||Anger > A Skillful Approach to Anger
In The Dance of Anger, Harriet Goldhor Lerner's thesis is that the energy of anger can be used to inspire one to change one's own behavior that causes the problem.
The book is in many ways mindfulness trainingmindfulness for the specific situation of when a woman's anger arises. What to observe, how to back off from identification with the feeling, how to see through the illusion of blaming the other person and trying to change them. (She shows no hint of Buddhist background; this is all in Western terms.)
Although her methods seem to me consonant with a Buddhist approach, she departs strikingly from Buddhist theory in saying that anger is a signal that the self is not being given proper attention. (In my understanding Buddhism teaches that anger is the illusory self defending itself, and the answer is to let go of the illusion and focus on compassion for the other.)
But we know that however illusory the normal concept of self is, everyone still needs one to function in the everyday world. It's too easy when interpreting Buddhist theory, to confuse the teaching about essential reality, where we are all one, with the idea that therefore we don't need a day-to-day self.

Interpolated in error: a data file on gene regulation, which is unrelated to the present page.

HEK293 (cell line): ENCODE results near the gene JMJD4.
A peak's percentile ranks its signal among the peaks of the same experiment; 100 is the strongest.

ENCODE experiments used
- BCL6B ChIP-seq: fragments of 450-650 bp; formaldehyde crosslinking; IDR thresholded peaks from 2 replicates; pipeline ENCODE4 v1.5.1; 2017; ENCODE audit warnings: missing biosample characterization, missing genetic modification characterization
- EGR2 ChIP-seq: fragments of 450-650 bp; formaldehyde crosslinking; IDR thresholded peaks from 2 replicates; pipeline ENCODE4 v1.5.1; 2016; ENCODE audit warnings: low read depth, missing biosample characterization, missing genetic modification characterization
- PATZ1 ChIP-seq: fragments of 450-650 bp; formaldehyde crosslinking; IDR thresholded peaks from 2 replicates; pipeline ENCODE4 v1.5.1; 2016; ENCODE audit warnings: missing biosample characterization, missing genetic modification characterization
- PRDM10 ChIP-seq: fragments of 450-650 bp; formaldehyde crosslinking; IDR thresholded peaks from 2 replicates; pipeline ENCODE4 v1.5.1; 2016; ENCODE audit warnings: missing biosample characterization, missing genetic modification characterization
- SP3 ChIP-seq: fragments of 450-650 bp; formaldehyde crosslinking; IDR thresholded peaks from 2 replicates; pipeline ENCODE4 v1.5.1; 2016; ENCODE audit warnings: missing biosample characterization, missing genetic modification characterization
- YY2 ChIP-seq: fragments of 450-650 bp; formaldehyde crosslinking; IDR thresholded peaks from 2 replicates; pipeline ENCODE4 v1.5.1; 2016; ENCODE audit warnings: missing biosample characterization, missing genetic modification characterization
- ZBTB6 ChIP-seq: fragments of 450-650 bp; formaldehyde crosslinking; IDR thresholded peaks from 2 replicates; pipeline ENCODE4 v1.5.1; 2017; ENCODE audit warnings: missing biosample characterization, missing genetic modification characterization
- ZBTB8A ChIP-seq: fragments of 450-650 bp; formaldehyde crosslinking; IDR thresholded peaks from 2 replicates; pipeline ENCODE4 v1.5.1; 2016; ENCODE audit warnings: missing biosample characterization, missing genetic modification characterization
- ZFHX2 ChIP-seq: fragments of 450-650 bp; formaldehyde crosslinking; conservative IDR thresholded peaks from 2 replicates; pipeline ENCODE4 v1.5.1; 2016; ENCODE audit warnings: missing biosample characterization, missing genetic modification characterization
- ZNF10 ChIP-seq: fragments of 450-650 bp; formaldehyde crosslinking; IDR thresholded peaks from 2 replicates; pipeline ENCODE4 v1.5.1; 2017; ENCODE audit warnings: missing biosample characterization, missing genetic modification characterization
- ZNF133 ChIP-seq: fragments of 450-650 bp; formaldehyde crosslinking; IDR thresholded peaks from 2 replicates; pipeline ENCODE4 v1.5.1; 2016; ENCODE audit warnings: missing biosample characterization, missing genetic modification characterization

There is a lot of controversy and confusion over the various meanings of "self" or "ego" in Buddhist texts, versus those in Western psychology.) Lerner inspires me to a conviction that there is a proper way to do the dance of ego. I think her book is good training for it.
See also my comments on
© Copyright 1999, 2004, 2006 Catherine Holmes Clark. Last Updated 8 November 2006